Don’t Ignore These Signs of Elderly Abuse in Las Vegas
Has your elderly loved one suddenly become withdrawn or prone to unusual emotional outbursts? Does he or she appear to be overmedicated or show signs of neglect in his or her personal hygiene? Does he or she have unexplained or untreated physical injuries? Have his or her finances taken a sudden, unexpected turn for the worse without explanation?
If you answer yes to any of these questions, don’t ignore these red flags. They could indicate serious elder abuse is taking place.
The possibility that an elderly loved one is being abused or exploited by a caregiver can feel overwhelming. But don’t be discouraged: help is out there. First, you must report your concerns to authorities as soon as possible. Your family member could face lasting physical and emotional harm from mistreatment, and it is essential that you take steps right away to protect your loved one.
What is Elder Abuse?
The State of Nevada defines elder abuse as “any knowing, intended, or careless act that causes harm or serious risk of harm to an older person (age 60 or older) – physically, mentally, emotionally, or financially.” Abuse can range from negligent care and intentional isolation to fraud and sexual assault.
Elder abuse happens with alarming frequency and is dramatically under-reported. According to the National Council on Aging, 1 in 10 Americans aged 60 and over have experienced some form of elder abuse. Some studies put the number of abused seniors as high as 5 million each year. Researchers estimate that just 7 percent of abuse cases are reported to authorities in the United States. Fear of reprisal, shame, and impaired mobility or ability to communicate can all make reporting these crimes more difficult for abused seniors.
Abuse of a vulnerable adult is a serious crime, and those found guilty are subject to criminal and civil penalties. Nevada has led the nation in enforcement and funding for programs to protect seniors and vulnerable adults–ranking 2nd in the nation in a recent survey of states. Still, with a large and growing population of aging residents, elder abuse remains a serious concern for our state.
The Aging and Disability Services Division of Nevada’s Department of Health and Human Services is charged with reporting elder abuse statistics for the state. In 2019, the agency found 8,936 cases of elder abuse were reported in Nevada. Clark County accounted for more than half of those cases. The majority of substantiated cases involved abuse or financial exploitation.
The National Center on Elder Abuse identifies a number of warning signs that could indicate abuse of one type or another. If any of these red flags are present, reach out to authorities.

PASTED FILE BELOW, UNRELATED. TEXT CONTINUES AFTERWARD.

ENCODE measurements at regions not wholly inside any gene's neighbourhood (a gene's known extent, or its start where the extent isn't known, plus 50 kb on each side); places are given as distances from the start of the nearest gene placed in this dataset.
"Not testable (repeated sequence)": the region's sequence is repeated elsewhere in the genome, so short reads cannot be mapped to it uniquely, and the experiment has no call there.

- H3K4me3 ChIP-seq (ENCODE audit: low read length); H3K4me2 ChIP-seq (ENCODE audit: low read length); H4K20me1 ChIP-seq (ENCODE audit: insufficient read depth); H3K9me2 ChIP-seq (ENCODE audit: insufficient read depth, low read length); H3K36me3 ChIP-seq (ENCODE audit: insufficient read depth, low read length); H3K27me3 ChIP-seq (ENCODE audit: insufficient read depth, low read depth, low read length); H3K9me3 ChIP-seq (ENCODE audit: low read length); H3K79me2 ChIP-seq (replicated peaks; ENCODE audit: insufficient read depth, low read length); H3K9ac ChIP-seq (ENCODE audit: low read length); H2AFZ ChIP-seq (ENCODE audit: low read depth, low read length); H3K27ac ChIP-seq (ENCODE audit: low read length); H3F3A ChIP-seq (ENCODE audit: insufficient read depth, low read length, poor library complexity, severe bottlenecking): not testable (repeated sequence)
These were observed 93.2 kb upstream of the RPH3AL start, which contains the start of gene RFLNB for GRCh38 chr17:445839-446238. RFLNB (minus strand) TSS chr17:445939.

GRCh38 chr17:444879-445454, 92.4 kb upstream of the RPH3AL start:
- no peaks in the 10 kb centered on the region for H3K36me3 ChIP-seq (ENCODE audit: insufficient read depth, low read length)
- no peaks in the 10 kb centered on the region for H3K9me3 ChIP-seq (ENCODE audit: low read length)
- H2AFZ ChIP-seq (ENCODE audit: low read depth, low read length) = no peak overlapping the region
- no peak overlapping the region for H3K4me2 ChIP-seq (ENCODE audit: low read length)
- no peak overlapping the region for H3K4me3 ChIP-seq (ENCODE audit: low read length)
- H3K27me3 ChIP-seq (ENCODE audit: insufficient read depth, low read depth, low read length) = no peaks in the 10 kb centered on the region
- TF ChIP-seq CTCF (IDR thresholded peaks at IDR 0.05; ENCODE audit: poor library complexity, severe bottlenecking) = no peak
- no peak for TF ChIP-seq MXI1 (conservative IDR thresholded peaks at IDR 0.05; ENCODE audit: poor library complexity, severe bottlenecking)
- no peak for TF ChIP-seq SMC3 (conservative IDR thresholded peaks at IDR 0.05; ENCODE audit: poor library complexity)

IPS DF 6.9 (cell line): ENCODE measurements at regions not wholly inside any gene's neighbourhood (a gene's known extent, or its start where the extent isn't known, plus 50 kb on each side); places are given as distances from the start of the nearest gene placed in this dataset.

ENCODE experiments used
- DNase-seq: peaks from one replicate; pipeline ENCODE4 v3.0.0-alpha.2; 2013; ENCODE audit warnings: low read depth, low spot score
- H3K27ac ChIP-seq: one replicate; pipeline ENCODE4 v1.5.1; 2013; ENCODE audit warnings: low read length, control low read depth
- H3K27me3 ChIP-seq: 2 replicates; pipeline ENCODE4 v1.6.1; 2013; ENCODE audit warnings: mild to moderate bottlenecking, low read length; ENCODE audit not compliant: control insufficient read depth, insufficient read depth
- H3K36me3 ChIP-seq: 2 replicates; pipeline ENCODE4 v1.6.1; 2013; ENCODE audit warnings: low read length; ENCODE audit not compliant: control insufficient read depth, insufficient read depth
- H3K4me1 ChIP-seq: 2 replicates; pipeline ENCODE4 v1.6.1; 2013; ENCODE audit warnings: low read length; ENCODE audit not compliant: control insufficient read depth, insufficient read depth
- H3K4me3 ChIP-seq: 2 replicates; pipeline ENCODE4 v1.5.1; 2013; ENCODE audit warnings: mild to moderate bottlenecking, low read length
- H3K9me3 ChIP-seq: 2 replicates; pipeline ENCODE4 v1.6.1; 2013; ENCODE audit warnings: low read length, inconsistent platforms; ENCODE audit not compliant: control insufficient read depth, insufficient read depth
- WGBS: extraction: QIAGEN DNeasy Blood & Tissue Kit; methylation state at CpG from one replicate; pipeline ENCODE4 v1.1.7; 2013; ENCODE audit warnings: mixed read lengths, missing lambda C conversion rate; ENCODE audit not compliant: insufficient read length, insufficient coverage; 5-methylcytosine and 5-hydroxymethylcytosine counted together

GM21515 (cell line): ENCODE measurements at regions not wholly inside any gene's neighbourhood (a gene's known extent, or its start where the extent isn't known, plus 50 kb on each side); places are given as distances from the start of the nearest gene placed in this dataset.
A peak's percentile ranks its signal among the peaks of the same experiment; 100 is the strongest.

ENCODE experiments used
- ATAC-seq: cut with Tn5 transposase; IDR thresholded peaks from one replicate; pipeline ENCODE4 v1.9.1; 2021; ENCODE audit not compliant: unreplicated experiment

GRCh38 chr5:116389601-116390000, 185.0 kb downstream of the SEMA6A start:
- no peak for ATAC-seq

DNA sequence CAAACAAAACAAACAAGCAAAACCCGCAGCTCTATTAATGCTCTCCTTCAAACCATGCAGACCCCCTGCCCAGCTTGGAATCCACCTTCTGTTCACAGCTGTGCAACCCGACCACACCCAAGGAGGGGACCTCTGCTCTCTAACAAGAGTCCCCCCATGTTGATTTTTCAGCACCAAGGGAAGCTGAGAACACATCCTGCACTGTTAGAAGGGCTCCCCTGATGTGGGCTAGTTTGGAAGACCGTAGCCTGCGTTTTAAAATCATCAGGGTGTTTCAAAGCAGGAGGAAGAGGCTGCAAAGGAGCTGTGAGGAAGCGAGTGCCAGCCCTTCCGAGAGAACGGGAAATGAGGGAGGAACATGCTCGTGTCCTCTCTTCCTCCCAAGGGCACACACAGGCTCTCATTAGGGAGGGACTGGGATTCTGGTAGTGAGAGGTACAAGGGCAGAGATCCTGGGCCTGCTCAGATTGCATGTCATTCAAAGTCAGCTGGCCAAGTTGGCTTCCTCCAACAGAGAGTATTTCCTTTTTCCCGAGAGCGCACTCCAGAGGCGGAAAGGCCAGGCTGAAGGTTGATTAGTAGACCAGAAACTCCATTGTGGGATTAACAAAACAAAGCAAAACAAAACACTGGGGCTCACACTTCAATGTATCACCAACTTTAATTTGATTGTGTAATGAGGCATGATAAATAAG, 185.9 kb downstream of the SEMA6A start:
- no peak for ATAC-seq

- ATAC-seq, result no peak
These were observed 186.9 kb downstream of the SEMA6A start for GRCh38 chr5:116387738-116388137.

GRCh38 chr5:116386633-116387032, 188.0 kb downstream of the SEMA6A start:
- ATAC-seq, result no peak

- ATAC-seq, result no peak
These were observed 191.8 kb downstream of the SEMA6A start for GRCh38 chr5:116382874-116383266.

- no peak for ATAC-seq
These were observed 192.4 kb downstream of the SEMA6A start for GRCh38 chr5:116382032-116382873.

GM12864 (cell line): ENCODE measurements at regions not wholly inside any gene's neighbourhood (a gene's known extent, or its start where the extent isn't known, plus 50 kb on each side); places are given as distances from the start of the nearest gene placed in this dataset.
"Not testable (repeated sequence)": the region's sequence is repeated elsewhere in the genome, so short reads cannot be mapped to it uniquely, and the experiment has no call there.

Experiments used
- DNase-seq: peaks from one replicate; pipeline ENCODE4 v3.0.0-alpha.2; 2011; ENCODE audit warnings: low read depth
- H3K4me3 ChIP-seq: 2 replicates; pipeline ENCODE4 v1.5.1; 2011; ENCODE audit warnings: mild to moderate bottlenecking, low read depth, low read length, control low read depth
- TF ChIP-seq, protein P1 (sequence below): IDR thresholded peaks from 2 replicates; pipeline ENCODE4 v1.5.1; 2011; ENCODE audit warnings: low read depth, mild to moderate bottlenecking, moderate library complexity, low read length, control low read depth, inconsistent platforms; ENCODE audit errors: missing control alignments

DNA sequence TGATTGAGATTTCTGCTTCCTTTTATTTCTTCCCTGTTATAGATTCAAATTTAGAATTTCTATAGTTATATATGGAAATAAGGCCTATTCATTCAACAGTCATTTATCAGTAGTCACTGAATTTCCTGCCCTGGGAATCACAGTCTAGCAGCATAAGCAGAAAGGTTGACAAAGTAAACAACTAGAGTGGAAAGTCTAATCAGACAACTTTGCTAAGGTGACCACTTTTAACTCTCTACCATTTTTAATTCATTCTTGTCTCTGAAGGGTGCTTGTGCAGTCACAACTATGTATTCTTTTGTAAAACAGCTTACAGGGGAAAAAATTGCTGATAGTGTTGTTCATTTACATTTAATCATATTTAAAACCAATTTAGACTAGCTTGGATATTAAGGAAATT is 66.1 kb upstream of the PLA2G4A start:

Physical warning signs
- Bruises, black eyes, welts, fractures or broken bones
- Untreated injuries in various stages of healing
- Signs of being restrained
- Signs of sexual assault
- Signs of over-medication or under-utilization of prescribed drugs
- Signs of dehydration, malnutrition, untreated bed sores, and poor personal hygiene
- Desertion of a vulnerable senior at a hospital, a nursing facility, or other institution
Emotional, verbal red flags
- Sudden change in behavior
- Extreme withdrawal from relationships
- A caregiver’s refusal to allow visitors to see an elder alone
- An elder’s report of being mistreated, hit, yelled at, financially taken advantage of, or otherwise harmed by a caregiver
Financial warning signs
- Unauthorized use of a senior’s ATM card
- Abrupt changes in a will or other financial documents
- Substandard care or bills going unpaid despite adequate financial resources
- Unexplained, sudden transfer of assets to caregiver
Trust Your Gut and Take Steps Right Away
If you suspect abuse, neglect, exploitation, isolation, or abandonment of a vulnerable family member–if any of the above situations apply–don’t wait to act: take steps right away to protect your loved one.
If he or she is in immediate danger, call your local police department at 911. If the threat to his or her safety is not immediate, call the state’s Adult Protective Services (APS) as soon as you can.
APS Abuse Hotline
Las Vegas/Clark County (702) 486-6930
Statewide/All Other Areas (888) 729-0571
You can report individuals or a facility where you believe abuse is taking place using the APS Abuse Hotline. Under Nevada law, APS must begin investigating the claim within 3 business days of your call.
“When in doubt, please report it,” Carrie Embree, the governor’s Consumer Health Advocate, urged the public during her testimony last year on a bill to expand protections for Nevada’s vulnerable adult population. Embree pointed out that it’s the department’s job to determine the validity of suspicions and that the identity of the reporter is always confidential.
We are here to help
If you or a loved one has experienced elder abuse, let our compassionate, dedicated team of attorneys walk you through your full legal rights. Gina Corena & Associates have helped thousands of Las Vegas residents who have experienced personal injuries win the compensation they deserve. Schedule a consultation and let us provide competent legal guidance tailored to the circumstances of your case. We are here for you. Contact Gina Corena & Associates at (702) 680-1111 or complete our online contact form.